So what have I been doing whilst busy not-knitting and not-sailing? There have been softball practices and games and church activities. There was a First Holy Communion and a party. And there has been reading, which is a plus. It is hard to find the time for both knitting and reading (and I found out the hard way not to try to mix the two). I was inspired by the release of the movie (which I haven’t seen) to re-read The Hobbit, which I just finished. I intend to go on and read The Lord of the Rings books and The Silmarillion, but we’ll see.

So what have you not been doing that you should be or would like to be doing?

Recent reading

I just finished The Poisonwood Bible, which has been on my to-read list for at least 10 years. I need to read more Kingsolver, I just love the way she writes. I can add The Poisonwood Bible to a couple of other books I’ve loved that have dealt with the history of the Congo in various ways, particularly Heart of Darkness and King Leopold’s Ghost. My historical education has been rather lacking in African history, which is a lack I would really like to fill.

Savannah is flying through the last third or so of Harry Potter and the Deathly Hallows. She finished Harry Potter and the Half Blood Prince a while ago but needed a bit of a break before finishing the series. I loved the Harry Potter series and I love watching her experience it as well. She thinks it’s rather funny that she’ll have read the whole series in second grade, as her school doesn’t allow kids to check the Harry Potter books out from the library until third grade.

Savannah has also read Friendship with Jesus, which is a beautifully illustrated picture book that includes children’s questions about the Eucharist, and answers by Pope Benedict XVI. It’s a perfect book for kids preparing for their First Holy Communion.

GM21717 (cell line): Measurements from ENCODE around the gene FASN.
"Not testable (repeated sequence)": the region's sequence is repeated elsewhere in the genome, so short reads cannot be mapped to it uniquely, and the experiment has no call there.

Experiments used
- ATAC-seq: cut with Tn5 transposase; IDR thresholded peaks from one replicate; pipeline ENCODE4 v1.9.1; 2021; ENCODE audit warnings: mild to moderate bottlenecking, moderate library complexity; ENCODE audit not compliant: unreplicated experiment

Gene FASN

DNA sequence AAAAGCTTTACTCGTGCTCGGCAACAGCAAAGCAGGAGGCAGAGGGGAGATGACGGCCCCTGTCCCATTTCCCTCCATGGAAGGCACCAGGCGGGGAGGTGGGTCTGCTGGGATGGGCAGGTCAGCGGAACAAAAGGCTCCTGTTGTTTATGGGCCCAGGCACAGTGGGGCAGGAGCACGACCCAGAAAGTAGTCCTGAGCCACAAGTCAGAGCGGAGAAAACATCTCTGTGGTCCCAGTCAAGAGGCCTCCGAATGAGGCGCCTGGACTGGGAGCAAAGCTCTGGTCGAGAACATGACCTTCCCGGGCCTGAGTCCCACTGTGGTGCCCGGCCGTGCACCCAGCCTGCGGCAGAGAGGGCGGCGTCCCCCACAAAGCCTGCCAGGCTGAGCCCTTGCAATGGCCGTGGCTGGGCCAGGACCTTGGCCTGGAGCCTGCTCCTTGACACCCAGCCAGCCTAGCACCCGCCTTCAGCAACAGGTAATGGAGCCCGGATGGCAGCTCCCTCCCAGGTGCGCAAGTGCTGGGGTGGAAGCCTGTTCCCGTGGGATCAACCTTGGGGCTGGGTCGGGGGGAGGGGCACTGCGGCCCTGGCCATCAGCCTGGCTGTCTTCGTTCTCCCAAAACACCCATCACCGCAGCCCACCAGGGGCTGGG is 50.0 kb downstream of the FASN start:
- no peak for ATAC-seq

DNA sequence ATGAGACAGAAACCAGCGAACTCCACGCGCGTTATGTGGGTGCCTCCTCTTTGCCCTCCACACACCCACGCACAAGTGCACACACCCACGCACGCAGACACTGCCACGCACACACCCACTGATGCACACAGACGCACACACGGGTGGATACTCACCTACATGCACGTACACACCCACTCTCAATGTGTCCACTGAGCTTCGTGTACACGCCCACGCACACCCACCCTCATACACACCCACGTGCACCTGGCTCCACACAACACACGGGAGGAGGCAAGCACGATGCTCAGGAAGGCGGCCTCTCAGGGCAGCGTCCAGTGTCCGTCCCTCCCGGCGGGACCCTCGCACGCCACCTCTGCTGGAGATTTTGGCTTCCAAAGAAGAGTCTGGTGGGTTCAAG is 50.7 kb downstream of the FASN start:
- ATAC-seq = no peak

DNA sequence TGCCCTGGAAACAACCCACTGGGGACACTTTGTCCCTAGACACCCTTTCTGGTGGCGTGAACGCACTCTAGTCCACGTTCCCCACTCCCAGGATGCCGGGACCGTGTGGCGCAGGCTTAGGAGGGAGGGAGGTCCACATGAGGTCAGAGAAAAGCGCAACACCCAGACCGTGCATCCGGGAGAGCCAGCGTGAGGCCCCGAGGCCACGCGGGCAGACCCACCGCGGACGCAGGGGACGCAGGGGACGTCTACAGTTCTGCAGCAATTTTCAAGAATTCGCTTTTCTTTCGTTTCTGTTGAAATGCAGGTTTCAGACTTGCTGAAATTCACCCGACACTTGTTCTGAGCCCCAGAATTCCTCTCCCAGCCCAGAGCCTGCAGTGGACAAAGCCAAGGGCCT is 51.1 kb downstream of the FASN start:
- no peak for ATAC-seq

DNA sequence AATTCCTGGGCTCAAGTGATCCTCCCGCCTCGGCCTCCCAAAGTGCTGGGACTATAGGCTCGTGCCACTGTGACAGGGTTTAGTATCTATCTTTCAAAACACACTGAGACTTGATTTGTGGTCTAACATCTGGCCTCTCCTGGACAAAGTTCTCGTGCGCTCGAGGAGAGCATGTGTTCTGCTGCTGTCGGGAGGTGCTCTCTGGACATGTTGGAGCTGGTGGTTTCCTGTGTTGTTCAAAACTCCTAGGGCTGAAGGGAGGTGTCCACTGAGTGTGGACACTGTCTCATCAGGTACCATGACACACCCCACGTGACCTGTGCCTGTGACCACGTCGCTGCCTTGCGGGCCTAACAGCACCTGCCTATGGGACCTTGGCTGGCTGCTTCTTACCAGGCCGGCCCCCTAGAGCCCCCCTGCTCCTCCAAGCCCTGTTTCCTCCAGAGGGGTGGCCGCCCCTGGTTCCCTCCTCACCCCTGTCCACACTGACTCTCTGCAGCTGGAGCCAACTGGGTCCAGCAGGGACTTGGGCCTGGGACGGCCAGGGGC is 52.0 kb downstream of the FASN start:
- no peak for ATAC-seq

Sammy and Lissie have loved How Rocket Learned to Read. This book is adorable, and perfect for pre-readers and budding readers. Felicity at this point can recognize a few common sight words and knows letter sounds but isn’t quite at the point where she can start to sound out words she doesn’t know. This book is great for gently starting to introduce that skill. The sequel, Rocket Writes a Story, is definitely on our to-read list.

Arrr, The best playhouse in the world!

Arrr, The best playhouse in the world!

Felicity said it better than I could: “We’re going to have the best playhouse in the whole world… even in Chinese!”

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Alan is building the kids a pirate ship playhouse. A pretty massive, awesome pirate ship playhouse. He used plans here as his basis, although he has modified them somewhat. Our version is longer to allow for the addition of a second mast so the kids can climb the rigging between them.

Construction began early in January, when the ground was still frozen.

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IMG_4439Our clever neighbors began to ask if we were concerned about floods.

IMG_4479One suggested that years from now, when the kids are done with it, we take it to the Bay to “see how well it floats.” I’m pretty sure there would be some hefty fines associated with that experiment.

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IMG_4593IMG_4594 IMG_4595At some point after the boat itself is complete, he’ll cut down that tree and add a swingset to the side coming off one of the masts.